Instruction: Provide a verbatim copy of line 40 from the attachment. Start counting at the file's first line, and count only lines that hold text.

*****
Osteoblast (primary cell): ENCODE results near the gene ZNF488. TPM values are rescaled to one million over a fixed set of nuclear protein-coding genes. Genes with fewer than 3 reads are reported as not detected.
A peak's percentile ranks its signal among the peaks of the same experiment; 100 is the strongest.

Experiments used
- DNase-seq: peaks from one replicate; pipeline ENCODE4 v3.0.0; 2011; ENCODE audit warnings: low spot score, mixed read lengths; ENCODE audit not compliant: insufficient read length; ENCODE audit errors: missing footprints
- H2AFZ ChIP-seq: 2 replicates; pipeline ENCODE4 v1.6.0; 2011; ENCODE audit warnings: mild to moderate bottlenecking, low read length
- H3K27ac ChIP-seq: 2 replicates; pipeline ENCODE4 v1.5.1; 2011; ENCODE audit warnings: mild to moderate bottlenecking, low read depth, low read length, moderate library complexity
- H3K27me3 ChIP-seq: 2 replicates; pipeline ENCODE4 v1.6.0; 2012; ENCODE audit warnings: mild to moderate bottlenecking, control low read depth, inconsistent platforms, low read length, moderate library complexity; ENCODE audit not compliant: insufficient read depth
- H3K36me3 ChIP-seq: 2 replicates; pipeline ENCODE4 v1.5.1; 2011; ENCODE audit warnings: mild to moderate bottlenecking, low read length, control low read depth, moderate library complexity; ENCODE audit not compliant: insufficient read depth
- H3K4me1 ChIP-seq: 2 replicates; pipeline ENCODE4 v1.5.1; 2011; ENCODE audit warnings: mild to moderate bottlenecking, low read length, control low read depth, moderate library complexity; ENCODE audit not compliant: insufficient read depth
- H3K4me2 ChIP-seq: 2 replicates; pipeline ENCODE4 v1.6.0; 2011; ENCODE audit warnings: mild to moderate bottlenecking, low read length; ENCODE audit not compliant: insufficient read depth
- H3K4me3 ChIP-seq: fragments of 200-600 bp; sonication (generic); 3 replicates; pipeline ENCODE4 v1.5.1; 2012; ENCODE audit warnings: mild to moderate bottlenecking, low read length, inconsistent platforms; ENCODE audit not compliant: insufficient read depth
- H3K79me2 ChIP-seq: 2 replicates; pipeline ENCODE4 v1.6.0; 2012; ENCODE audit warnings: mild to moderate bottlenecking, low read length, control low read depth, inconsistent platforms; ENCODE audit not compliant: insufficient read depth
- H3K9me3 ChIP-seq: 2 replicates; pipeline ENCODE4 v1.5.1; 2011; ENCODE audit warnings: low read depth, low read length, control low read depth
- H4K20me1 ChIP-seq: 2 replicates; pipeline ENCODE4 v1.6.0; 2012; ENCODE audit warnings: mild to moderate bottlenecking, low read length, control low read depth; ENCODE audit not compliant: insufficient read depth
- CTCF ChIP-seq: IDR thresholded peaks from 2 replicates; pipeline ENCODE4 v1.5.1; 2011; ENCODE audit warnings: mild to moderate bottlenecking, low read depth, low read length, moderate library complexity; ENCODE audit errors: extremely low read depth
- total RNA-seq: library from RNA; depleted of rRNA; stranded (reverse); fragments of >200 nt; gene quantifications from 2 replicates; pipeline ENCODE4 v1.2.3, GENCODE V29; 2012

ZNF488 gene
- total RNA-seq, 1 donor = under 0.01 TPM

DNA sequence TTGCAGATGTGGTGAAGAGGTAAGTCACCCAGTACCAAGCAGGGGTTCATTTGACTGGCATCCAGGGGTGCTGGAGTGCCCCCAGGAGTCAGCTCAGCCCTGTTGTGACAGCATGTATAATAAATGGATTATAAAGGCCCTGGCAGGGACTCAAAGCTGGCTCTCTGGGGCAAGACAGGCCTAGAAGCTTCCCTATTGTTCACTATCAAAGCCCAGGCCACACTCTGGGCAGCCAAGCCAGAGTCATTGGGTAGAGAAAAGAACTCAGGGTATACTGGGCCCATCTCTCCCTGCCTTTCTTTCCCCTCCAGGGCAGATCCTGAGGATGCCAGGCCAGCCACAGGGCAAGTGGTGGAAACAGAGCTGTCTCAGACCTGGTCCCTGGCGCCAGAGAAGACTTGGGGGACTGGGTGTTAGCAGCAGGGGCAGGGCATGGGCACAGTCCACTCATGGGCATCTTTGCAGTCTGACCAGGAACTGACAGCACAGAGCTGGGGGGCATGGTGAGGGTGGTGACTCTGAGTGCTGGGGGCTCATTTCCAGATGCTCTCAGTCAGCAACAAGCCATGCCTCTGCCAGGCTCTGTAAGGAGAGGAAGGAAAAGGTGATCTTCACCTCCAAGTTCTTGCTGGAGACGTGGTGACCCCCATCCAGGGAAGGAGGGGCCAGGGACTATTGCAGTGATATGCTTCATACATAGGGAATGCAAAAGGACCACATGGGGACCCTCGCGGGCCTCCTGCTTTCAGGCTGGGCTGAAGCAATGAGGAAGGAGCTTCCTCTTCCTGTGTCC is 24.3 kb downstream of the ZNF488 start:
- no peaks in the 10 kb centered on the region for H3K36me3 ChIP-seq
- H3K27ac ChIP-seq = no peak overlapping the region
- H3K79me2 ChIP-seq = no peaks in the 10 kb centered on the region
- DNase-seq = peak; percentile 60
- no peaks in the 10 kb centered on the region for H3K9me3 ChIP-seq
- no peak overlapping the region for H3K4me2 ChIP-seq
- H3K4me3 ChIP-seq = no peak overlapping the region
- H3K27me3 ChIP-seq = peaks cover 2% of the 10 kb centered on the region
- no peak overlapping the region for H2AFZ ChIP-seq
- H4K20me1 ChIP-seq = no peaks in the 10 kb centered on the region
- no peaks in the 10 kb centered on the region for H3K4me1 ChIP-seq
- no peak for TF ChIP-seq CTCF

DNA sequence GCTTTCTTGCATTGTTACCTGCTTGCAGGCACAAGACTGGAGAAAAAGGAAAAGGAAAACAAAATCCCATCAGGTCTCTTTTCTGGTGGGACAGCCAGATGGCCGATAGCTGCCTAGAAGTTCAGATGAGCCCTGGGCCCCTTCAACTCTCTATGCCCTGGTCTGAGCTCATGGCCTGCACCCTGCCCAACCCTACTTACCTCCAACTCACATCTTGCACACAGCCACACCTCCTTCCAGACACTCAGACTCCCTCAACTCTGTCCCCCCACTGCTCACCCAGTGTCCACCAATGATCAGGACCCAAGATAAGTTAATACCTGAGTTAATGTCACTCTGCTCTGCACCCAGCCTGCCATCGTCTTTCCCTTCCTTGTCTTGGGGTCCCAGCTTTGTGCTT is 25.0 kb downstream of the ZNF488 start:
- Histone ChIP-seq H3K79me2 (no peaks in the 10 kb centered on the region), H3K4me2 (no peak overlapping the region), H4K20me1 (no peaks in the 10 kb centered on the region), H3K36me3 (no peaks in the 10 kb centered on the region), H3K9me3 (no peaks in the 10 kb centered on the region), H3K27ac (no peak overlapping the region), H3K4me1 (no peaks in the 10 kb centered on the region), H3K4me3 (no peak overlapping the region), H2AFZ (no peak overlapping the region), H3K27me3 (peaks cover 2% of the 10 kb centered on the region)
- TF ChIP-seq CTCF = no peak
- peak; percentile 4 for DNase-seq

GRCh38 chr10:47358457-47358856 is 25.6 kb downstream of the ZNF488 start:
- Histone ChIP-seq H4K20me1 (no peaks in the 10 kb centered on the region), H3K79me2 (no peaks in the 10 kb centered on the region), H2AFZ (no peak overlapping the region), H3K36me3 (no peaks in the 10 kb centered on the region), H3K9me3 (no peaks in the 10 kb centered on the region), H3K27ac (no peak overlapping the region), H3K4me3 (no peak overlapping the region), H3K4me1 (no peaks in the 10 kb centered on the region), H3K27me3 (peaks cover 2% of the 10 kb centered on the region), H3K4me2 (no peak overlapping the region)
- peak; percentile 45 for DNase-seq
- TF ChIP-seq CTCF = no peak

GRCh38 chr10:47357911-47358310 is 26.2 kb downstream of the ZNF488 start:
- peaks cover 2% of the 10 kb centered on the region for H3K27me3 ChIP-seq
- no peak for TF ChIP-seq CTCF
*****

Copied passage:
GRCh38 chr10:47357911-47358310 is 26.2 kb downstream of the ZNF488 start: